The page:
She woke up and looked up at the clock. It was three in the morning. Kia sat up, the pain less than earlier and tolerable now. She walked across the room and opened the door slowly. She stuck her head out, and saw blood on the floor in four places and splatters randomly around the big puddles. There was no sign of people. Gently, Kia slid the I.V. out of her arm and stepped into the hall. Slowly, quietly Kia snuck out the front. A moth flew right in front of her face, causing Kia to feel annoyed. As soon as that emotion hit the moth dropped to the ground lifeless. “What is going on?! Why is everything and everyone dying when I am around?!” Kia yelled crying for the poor insect.

     Death was like a good friend of hers. It never left her side. “It’s auntie. She wasn’t found. I caused her disappearance!” Kia decided she needed to go back to the place where this all began. She called an Uber and went back to her aunt’s home.

     Kia smiled and used her mom’s Paypal on her phone, paid the Uber, and walked up to the pile of ash. Kia looked where the garage had been, there was no sign of metal that had been melted or burned, so that meant that the only car her aunt owned was gone. “If the only car Auntie owned is gone, that means she wasn’t home when the house caught fire!” Kia said to herself thankful. Kia made her way to where her aunt’s room was, knowing there was a firebox full of money and other valuables. She found the black box that was her aunt’s firebox, when she bent down to pick it up, she saw something across the room, where a desk used to be. What she saw looked like an open book. Cautiously, she made her way and picked up the object. Sure enough it was a book.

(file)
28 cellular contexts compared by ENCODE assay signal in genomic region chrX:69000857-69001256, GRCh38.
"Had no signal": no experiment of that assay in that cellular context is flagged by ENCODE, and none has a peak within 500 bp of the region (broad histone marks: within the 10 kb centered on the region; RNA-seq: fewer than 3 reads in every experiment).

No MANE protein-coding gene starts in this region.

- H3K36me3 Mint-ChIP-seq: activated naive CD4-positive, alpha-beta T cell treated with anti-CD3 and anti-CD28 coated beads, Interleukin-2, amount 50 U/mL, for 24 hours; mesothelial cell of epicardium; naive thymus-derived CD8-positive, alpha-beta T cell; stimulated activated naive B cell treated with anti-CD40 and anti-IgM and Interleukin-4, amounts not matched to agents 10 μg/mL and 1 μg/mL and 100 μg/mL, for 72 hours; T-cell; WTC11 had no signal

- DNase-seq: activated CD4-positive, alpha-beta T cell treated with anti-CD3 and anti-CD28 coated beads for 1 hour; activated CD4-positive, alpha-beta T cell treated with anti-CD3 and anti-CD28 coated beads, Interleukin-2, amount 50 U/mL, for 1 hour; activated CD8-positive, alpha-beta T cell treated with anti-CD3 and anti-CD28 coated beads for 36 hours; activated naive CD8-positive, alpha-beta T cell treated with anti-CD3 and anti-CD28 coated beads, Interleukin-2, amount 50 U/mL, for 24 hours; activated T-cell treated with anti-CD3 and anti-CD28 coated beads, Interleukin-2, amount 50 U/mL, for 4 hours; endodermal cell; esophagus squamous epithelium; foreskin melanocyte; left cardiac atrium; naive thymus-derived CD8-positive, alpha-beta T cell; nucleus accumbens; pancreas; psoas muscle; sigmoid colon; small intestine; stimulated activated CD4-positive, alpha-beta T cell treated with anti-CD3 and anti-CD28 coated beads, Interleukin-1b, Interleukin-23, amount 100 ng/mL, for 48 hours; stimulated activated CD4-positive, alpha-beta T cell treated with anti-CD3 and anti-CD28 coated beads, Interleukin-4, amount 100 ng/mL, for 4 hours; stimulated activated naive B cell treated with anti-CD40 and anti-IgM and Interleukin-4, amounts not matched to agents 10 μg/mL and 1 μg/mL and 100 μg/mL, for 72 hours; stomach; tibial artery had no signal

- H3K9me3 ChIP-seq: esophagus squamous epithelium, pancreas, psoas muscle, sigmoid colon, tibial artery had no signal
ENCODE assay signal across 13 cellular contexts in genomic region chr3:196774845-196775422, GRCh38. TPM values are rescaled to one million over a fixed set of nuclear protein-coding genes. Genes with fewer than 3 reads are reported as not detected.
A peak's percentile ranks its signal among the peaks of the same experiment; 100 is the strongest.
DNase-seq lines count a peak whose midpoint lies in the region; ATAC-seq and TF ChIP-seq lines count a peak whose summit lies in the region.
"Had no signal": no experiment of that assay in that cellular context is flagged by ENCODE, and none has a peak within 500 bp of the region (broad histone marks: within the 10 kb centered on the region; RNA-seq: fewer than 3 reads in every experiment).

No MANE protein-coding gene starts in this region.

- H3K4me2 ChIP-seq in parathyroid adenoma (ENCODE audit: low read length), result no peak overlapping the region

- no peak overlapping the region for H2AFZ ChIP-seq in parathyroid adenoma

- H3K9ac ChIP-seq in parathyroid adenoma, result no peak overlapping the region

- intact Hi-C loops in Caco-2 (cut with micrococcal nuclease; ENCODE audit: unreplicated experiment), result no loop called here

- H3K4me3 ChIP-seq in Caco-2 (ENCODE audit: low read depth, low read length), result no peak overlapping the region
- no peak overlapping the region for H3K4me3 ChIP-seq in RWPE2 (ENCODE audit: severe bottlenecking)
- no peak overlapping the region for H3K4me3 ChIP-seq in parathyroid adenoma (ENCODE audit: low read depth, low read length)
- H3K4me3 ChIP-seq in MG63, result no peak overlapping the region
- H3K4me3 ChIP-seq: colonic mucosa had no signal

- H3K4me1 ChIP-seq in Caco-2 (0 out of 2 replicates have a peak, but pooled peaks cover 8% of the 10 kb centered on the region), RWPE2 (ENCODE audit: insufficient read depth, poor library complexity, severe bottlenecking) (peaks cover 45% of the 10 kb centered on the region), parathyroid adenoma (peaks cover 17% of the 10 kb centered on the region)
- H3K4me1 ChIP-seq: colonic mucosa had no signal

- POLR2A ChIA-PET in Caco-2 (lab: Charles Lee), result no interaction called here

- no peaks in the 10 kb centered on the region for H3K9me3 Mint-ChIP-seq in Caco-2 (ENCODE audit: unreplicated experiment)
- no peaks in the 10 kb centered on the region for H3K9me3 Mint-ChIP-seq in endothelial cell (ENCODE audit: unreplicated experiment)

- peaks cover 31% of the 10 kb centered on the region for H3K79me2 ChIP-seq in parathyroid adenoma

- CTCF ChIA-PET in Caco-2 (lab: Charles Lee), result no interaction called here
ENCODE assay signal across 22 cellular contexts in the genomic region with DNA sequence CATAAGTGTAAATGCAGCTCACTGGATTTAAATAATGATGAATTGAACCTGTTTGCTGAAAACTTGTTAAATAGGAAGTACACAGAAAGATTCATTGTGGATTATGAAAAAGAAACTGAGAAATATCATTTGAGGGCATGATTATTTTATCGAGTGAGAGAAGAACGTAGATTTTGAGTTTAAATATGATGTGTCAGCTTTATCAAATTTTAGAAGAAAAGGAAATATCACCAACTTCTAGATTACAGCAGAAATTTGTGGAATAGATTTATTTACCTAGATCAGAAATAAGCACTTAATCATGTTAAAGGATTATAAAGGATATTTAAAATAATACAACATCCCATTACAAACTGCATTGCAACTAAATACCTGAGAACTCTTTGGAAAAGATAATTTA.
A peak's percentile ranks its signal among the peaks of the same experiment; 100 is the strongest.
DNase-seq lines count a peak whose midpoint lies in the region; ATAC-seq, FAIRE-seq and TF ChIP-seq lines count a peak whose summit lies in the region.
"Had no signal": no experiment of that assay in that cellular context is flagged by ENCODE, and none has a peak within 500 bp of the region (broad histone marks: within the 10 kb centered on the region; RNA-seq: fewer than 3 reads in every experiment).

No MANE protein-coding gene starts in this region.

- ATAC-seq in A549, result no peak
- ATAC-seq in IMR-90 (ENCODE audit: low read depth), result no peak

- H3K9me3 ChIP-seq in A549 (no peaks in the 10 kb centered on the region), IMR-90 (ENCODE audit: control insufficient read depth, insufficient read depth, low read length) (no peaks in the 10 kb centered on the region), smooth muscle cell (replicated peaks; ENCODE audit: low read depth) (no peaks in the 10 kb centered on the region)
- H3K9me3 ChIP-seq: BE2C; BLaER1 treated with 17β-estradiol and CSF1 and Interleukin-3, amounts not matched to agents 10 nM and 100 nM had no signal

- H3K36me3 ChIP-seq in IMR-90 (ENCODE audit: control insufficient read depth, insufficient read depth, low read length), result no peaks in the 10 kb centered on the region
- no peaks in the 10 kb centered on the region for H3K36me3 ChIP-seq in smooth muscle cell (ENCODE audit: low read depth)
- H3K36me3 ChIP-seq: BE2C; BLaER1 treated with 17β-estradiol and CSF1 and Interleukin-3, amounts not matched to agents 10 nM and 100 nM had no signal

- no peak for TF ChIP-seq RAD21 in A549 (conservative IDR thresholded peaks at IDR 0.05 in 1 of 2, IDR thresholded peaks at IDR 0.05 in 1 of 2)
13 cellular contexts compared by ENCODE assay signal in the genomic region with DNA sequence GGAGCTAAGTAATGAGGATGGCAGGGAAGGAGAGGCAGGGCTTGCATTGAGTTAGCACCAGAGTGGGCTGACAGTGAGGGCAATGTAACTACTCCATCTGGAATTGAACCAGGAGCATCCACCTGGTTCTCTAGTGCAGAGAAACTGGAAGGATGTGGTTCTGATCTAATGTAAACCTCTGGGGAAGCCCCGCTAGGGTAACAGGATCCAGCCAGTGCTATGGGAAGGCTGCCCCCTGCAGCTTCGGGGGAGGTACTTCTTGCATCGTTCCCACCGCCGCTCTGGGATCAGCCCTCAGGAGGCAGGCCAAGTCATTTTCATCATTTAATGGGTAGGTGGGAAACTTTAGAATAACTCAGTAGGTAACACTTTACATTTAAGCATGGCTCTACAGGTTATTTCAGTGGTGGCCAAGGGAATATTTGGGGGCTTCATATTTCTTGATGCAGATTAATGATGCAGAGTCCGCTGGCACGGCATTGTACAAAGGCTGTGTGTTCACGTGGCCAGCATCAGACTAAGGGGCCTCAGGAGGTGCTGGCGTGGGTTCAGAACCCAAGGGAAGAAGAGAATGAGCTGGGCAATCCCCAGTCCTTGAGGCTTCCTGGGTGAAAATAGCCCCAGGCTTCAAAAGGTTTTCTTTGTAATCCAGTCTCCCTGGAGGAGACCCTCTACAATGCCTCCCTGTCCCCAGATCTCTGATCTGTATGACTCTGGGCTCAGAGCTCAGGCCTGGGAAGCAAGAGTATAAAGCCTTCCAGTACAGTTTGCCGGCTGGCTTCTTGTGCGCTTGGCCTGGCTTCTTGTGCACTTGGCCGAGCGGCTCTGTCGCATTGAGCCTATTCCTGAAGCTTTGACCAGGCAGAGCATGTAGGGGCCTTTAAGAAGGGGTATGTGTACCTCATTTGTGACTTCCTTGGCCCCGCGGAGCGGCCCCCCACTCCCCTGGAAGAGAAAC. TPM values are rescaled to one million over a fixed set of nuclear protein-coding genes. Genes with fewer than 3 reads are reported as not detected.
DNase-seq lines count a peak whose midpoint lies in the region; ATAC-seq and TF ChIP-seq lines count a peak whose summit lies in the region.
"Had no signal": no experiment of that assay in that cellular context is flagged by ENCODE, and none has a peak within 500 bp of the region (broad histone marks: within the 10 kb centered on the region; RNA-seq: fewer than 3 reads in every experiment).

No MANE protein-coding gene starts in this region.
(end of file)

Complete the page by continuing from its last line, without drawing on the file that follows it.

Kia kept her finger on the page that was open and closed the book, to read the cover. She blew it off and read ‘Hughes’ Grimoire.’ “Why does it have my mother’s maiden name on it?” Kia opened it and saw the page it was at. ‘Death curse. Curse anyone you wish, so that anything around them just dies.’

     “Holy shit… Auntie practiced witchcraft,” Kia said shocked. “Not only that, she used it on me.”